Virtual reality kits vary only in quality of the experience, their ability to trick your eyes and ears into believing the digital world around you is the real world. For headsets connected to computers, virtual reality also requires the latest video cards and processors to stream data to the headset without interruption.

Today virtual reality headsets can be heavy when attached to your head or held in your hands. However, the first TV sets were huge boxes with small screens that evolved into modern mostly flat screens. Virtual reality equipment likely will follow the same path. There’s already a virtual reality setup that fits in a backpack, for example. And people are trying to fit the current headset down to the size of a pair of glasses.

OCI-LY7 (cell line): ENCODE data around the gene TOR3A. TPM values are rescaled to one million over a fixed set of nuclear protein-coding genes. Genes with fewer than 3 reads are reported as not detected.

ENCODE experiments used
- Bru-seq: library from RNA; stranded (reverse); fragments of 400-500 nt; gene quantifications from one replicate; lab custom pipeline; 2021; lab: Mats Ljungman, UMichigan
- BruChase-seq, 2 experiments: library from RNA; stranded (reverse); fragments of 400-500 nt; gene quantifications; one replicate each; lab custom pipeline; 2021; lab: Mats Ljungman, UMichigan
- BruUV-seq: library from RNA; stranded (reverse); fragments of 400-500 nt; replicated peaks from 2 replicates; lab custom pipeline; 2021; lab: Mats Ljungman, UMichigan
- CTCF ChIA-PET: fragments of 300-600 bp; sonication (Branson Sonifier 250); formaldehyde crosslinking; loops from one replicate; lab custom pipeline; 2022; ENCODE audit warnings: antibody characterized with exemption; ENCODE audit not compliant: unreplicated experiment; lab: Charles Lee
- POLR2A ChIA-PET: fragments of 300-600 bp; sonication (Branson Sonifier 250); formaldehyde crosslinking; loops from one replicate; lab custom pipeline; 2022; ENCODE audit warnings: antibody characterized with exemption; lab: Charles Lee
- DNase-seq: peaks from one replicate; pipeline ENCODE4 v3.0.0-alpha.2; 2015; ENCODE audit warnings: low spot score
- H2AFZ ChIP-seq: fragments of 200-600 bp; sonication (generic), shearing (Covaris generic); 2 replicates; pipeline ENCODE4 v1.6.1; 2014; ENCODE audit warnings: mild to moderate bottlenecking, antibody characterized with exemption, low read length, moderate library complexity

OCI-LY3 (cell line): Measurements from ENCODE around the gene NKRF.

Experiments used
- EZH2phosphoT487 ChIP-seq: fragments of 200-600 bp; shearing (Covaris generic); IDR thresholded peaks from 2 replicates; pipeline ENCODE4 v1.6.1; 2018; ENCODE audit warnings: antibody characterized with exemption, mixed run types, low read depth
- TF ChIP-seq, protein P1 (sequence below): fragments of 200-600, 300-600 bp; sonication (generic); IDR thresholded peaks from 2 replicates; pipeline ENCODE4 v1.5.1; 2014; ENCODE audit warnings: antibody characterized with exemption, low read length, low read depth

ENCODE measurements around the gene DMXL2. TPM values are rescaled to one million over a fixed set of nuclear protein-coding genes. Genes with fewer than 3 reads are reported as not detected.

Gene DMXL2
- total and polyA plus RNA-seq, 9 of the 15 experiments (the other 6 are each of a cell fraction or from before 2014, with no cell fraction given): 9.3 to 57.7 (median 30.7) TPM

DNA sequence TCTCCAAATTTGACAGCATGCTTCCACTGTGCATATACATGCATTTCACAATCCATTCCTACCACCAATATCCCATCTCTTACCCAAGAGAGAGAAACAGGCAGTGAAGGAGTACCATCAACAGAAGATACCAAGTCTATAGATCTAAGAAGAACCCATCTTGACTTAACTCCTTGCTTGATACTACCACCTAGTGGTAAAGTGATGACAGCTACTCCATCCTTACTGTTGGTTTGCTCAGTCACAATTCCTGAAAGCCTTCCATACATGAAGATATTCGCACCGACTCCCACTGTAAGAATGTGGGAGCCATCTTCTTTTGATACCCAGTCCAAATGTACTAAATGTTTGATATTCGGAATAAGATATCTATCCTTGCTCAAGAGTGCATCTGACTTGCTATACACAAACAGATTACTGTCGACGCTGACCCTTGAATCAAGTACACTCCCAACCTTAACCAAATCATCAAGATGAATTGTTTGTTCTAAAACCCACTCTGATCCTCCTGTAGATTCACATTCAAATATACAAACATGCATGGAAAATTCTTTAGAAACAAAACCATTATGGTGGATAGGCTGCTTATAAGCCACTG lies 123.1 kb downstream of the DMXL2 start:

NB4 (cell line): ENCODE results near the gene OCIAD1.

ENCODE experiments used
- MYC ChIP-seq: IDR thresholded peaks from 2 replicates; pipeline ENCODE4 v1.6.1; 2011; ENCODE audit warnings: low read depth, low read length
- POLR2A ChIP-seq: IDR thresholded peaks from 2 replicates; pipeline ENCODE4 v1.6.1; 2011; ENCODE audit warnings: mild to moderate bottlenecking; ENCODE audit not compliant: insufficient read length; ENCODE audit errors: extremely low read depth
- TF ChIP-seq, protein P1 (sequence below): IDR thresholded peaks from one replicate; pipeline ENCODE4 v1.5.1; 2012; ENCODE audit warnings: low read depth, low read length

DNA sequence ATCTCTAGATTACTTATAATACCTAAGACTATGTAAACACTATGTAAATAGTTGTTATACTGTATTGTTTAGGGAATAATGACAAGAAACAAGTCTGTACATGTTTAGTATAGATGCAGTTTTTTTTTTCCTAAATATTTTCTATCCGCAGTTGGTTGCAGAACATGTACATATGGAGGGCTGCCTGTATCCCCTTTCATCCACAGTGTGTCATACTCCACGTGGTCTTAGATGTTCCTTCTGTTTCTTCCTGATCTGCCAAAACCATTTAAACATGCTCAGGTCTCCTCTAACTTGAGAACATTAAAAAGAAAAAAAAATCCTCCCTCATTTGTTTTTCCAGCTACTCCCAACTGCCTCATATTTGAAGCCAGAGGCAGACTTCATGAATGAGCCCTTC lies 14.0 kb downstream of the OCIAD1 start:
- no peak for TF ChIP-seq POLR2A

If you choose one of the high end virtual reality kit, be aware of exclusive software, DRM (digital rights management), and other things that will limit your ability to try out software. For example, software built solely for one virtual reality platform means other platforms can’t use it. And open platforms can use software from anywhere as long as it conforms to basic standards.

For programmers and people interested in the software, the Unity game engine and other software development kits (SDK) include the ability to create immersive virtual reality experiences and games. You add libraries of code to your project the same as other libraries.

Whether or not you should get involved with virtual reality today is a matter of cost, time, and what software applications are available.